Certification: New Zealand:R18 | Germany:16 (f) | UK:15 (re-rating) (2006) | Australia:MA | Finland:K-16 | France:-16 | Norway:15 | Sweden:15 | UK:18
# Tartan Video
# Directed by Michael Haneke
# Runtime: 105 min
Reviewed by Dave Kerr
Benny (Arno Frisch) is a strange boy. His respectable middle class parents see that he lacks for nothing. In material terms he is well-off but clearly something, somewhere is not right with this Austrian teenager. There is a terrible emptiness in his soul.
Courtesy of his parents, he has a whole array of expensive video cameras and editing equipment. He is bright but he is neglected. His parents shower him with plenty of material goods but leave him to his own destructive devices. He gradually becomes more withdrawn and distant from them.
The centre of his own video-based world, Benny makes and edits his own home movies. This 14-year old obsesses over a film he made of his grandfather slaughtering a pig. The pig squeals in terror moments before it is pinned down and shot cleanly through the head at point-blank range. Benny obsessively rewinds and replays this dreadful scene – in slow motion – over and over again.
That’s bad enough, but things get worse. While his parents are away he invites home a girl (Ingrid Stassner) he meets in a video shop. They chat, flirt and he shows off to the girl. He shows her his fancy video equipment. They eat pizza and he entertains her with his favourite home movie. She’s fascinated but not impressed so he shows her his prize exhibit: the cattle gun used to kill the pig. He stole it. They argue and he uses it on her.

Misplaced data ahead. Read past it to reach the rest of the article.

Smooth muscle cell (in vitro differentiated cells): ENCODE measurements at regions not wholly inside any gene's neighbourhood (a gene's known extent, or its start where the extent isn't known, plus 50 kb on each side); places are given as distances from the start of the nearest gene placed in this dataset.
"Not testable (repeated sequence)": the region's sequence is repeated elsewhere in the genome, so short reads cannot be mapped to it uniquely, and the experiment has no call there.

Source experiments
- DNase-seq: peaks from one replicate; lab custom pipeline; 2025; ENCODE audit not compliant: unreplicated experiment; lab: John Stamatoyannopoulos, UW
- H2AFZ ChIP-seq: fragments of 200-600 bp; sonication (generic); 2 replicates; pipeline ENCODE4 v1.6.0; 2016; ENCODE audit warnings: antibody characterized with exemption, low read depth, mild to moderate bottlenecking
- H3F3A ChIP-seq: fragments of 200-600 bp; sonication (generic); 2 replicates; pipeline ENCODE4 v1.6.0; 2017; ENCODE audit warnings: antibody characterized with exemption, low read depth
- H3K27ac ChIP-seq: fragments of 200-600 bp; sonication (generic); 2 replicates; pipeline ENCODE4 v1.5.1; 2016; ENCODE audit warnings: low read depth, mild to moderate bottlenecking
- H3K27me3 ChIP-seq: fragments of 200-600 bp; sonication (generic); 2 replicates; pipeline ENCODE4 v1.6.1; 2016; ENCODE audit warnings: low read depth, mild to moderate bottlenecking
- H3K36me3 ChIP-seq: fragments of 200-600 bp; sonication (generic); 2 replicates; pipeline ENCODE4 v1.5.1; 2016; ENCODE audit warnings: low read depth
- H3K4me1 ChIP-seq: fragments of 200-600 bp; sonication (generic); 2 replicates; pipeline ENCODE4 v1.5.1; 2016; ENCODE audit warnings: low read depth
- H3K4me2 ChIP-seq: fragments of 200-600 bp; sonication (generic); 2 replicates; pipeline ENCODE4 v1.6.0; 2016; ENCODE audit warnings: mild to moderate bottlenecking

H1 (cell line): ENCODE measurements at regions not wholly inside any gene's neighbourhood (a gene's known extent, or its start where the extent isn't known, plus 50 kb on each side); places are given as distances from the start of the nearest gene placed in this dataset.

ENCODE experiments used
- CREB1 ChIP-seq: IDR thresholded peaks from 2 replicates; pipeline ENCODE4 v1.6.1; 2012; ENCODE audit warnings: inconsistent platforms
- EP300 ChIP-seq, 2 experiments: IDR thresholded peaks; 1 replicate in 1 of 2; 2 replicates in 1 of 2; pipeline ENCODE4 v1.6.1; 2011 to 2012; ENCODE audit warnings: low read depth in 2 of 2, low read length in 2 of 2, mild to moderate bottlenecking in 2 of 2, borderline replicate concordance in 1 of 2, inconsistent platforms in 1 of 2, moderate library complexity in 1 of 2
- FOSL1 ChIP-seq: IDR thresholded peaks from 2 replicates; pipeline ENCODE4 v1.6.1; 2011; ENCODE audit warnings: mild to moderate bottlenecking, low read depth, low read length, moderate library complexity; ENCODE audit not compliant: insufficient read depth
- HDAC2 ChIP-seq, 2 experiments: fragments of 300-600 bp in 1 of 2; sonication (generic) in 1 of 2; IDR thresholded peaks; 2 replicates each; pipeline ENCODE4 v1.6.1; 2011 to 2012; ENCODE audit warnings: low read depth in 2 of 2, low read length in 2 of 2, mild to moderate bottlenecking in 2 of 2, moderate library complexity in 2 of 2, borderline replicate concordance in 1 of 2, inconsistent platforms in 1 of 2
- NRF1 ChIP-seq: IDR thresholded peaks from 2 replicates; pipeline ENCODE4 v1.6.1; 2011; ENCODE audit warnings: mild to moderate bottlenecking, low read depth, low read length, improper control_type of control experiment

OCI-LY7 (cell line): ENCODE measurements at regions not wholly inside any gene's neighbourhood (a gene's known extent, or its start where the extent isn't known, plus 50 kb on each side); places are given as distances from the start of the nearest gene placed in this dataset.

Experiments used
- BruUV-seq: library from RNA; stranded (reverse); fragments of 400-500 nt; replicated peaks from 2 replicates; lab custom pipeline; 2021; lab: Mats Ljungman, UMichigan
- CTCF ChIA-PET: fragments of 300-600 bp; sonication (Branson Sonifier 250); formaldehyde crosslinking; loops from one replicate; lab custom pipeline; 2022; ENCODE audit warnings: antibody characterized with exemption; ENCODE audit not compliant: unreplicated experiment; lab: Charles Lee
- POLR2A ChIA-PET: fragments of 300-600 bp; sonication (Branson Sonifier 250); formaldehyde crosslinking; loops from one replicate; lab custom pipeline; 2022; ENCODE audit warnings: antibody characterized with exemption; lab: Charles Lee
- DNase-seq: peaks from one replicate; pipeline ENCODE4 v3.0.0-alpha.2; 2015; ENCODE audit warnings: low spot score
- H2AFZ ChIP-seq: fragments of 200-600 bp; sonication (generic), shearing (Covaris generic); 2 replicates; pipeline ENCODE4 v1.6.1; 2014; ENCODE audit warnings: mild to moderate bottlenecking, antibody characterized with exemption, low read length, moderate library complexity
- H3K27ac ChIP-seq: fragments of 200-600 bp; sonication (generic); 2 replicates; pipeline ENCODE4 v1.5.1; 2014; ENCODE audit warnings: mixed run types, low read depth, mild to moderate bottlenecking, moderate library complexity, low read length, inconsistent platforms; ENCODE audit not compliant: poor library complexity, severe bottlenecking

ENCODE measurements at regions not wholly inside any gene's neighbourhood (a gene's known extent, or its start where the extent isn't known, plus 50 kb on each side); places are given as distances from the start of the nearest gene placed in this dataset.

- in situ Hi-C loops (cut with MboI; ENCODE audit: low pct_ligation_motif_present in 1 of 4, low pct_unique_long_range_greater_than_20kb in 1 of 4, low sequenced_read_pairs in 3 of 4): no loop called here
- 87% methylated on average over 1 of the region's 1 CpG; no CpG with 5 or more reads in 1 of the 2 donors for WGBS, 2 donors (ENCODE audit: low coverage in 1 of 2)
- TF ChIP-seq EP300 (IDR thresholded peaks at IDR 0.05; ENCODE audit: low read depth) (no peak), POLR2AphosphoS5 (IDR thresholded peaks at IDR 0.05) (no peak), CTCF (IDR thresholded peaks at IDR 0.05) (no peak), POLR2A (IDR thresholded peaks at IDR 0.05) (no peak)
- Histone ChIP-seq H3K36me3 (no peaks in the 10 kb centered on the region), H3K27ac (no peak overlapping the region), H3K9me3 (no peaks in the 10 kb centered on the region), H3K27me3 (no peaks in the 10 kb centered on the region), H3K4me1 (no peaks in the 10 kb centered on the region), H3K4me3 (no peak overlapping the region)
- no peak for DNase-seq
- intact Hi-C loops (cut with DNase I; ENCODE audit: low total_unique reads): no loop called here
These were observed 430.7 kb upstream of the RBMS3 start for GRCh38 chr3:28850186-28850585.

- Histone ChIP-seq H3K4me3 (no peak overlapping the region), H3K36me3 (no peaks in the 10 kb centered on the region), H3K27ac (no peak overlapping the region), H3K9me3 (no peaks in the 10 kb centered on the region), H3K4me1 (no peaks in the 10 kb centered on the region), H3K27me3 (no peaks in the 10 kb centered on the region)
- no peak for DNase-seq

Seriously injured, she screams in agony. He panics and tries to silence her. He shoots her again and kills her. He then cleans the place up and goes out with his mate for the evening as if nothing had happened. Please God there are not too many youngsters like Benny around today. You wonder, though when so many are left to their own devices by well-off parents who replace affection and time for their children with generous gifts instead. It’s not just ‘feral’ kids from ‘chaotic’ home environments in working class housing estates who can commit dreadful crimes.
Benny’s sociopathic lack of remorse for this dreadful act is shared by his parents when they discover his crime. All they want to do is cover it up. They have no thought for the dead girl or her family as his father discusses chopping up her body to dispose of it while Benny and his mother go off to Egypt on holiday. Benny, though has no gratitude. He has another surprise in store for them.
How does some mother’s beautiful baby grow up into a monster like Anton Chigurh, or in real life, Fred West or Ted Bundy? There may be a clue in this brutal, disturbing film.